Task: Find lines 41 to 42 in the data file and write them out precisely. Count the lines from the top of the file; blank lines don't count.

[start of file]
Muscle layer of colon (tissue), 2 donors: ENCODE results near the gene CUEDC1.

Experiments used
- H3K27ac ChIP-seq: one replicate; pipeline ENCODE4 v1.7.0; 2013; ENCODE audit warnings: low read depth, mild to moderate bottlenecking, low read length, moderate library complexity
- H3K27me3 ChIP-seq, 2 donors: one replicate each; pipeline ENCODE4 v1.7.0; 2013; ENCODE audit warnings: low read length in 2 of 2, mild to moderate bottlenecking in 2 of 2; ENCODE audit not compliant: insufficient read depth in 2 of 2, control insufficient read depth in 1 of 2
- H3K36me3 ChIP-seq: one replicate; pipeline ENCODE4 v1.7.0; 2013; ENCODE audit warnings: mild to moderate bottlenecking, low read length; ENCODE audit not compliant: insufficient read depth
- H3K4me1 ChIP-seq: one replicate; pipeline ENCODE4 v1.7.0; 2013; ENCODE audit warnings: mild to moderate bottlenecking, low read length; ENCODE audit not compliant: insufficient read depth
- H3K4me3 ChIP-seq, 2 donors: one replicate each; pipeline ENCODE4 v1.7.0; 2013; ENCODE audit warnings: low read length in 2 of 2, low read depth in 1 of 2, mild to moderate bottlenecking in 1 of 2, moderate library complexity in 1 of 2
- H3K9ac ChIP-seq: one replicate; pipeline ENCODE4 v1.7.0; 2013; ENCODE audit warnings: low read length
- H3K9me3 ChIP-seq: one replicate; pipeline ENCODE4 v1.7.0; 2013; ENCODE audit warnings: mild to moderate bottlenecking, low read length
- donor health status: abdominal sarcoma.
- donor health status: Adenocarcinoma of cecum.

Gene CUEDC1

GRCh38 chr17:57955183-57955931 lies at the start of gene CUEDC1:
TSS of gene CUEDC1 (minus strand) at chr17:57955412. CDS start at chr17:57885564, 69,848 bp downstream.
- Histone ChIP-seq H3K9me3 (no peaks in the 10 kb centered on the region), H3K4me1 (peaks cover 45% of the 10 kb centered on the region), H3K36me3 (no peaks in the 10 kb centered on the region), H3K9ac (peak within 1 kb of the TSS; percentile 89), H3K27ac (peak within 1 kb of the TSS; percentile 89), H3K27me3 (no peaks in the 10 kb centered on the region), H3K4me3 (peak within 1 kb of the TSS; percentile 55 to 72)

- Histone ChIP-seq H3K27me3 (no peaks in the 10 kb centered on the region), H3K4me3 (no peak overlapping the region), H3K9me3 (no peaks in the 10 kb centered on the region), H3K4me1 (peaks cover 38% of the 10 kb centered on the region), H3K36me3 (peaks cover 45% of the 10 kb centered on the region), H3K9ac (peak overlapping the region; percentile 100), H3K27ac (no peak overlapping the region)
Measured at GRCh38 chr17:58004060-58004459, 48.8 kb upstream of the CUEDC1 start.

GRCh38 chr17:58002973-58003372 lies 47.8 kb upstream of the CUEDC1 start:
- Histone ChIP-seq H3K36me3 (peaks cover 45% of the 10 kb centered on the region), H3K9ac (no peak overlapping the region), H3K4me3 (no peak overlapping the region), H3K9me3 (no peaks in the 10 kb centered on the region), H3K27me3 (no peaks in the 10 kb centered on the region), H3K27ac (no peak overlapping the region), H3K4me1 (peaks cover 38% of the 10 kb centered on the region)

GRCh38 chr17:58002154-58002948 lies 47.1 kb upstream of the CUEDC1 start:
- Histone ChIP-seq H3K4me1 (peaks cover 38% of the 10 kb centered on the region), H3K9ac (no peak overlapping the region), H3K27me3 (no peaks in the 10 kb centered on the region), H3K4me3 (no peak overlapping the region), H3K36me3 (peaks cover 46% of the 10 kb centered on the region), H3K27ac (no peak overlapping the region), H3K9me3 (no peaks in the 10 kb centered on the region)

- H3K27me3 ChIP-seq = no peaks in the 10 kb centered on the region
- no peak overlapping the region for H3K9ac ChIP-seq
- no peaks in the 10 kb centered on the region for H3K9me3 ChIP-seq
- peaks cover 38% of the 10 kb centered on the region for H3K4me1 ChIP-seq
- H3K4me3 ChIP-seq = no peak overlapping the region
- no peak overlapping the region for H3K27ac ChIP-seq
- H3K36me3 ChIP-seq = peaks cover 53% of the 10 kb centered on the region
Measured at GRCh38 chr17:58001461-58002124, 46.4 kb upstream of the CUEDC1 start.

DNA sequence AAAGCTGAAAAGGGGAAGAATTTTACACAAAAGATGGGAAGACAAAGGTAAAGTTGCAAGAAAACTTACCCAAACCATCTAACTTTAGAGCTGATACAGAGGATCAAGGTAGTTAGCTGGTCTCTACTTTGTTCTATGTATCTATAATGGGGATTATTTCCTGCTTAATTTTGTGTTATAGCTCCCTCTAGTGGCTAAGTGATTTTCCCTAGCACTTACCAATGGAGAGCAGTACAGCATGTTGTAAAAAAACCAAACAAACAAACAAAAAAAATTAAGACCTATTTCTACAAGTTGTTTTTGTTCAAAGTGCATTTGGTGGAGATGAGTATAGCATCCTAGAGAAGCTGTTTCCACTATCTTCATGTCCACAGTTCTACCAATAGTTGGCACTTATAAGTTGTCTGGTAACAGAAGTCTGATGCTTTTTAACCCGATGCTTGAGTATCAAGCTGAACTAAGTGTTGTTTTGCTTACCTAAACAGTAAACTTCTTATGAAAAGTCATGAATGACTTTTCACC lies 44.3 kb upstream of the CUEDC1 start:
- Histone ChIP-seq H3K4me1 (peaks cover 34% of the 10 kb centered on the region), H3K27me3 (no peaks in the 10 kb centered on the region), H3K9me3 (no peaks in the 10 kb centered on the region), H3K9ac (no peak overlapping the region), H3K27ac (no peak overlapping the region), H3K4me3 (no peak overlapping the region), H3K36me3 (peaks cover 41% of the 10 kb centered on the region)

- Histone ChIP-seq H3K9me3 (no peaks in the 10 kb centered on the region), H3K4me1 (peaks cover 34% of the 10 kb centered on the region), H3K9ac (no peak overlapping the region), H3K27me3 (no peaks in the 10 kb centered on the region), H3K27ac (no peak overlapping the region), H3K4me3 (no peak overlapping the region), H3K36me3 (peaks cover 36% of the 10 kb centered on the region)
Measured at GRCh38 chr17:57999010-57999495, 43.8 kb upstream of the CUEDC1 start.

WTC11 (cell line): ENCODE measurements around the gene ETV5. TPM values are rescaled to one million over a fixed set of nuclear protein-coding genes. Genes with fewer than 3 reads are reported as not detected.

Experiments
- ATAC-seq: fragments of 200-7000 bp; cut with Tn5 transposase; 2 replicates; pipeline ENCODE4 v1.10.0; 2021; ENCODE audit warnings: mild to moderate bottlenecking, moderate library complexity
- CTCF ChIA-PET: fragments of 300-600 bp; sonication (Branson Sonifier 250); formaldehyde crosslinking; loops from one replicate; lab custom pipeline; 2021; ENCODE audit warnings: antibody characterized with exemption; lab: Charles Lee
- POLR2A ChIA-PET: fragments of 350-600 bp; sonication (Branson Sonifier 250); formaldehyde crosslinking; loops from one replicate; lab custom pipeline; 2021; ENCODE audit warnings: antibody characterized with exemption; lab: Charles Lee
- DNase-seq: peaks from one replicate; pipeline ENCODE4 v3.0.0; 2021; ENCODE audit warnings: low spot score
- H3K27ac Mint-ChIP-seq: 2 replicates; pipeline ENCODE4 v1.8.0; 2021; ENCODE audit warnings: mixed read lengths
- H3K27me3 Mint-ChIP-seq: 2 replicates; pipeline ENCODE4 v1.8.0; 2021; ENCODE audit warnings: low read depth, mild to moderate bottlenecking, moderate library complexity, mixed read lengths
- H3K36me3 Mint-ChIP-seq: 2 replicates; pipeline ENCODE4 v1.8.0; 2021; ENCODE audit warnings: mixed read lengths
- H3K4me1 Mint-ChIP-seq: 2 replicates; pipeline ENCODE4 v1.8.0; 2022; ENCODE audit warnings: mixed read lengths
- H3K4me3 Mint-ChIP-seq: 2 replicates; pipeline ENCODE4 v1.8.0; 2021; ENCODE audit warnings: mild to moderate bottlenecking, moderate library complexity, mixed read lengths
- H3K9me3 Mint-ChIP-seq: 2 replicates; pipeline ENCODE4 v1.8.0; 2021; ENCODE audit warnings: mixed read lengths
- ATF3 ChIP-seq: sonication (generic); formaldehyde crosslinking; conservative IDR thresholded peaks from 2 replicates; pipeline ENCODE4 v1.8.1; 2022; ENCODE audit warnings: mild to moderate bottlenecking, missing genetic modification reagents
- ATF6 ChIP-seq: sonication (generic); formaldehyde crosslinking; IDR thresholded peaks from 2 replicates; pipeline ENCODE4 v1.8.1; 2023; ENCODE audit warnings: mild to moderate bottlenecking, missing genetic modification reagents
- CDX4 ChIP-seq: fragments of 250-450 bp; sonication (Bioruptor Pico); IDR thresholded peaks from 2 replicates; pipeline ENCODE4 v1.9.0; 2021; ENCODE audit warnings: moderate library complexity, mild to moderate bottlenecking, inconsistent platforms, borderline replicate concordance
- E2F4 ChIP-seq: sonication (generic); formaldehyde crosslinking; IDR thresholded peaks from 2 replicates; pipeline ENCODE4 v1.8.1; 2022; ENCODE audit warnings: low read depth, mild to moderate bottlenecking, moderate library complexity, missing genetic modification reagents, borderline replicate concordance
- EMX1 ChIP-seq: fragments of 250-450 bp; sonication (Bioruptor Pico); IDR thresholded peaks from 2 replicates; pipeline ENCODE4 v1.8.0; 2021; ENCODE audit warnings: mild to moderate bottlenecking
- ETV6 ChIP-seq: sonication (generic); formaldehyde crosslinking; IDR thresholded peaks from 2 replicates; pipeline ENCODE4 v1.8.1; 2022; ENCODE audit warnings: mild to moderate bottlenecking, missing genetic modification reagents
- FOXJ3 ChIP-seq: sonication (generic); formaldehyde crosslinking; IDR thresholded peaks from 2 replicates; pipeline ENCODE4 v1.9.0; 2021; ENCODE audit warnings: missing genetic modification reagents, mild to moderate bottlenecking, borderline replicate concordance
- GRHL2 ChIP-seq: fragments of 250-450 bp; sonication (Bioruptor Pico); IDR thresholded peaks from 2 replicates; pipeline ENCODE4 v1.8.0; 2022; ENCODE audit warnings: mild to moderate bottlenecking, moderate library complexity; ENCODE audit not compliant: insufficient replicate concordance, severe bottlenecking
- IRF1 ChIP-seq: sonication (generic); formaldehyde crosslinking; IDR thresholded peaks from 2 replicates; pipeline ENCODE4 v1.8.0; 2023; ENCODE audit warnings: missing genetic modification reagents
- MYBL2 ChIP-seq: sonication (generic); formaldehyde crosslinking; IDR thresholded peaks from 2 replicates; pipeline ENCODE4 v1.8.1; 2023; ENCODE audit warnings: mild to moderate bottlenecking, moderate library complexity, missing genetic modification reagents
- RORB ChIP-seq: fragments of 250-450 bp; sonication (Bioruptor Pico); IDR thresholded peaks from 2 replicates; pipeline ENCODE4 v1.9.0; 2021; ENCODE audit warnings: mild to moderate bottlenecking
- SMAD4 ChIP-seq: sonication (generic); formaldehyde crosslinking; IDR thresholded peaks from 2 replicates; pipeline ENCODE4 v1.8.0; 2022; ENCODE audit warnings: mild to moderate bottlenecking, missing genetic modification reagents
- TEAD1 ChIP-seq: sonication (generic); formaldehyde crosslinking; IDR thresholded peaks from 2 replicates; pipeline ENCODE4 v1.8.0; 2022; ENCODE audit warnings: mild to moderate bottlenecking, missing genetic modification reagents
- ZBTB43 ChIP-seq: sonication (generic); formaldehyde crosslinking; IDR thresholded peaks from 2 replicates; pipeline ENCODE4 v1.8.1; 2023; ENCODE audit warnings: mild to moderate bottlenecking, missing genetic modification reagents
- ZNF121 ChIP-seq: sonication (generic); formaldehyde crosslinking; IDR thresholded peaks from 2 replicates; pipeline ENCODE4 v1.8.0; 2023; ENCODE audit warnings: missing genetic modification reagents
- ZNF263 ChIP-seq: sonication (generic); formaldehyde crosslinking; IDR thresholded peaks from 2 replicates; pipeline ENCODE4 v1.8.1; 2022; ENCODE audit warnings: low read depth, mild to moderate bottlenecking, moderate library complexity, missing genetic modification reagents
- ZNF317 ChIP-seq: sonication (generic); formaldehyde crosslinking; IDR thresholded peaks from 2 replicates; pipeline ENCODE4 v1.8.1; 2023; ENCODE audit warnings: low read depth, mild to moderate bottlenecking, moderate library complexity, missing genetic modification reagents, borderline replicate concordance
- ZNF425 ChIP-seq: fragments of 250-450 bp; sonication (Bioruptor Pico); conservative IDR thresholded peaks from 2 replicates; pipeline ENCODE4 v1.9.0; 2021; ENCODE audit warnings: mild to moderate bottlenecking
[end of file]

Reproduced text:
- H3K27me3 Mint-ChIP-seq: 2 replicates; pipeline ENCODE4 v1.8.0; 2021; ENCODE audit warnings: low read depth, mild to moderate bottlenecking, moderate library complexity, mixed read lengths
- H3K36me3 Mint-ChIP-seq: 2 replicates; pipeline ENCODE4 v1.8.0; 2021; ENCODE audit warnings: mixed read lengths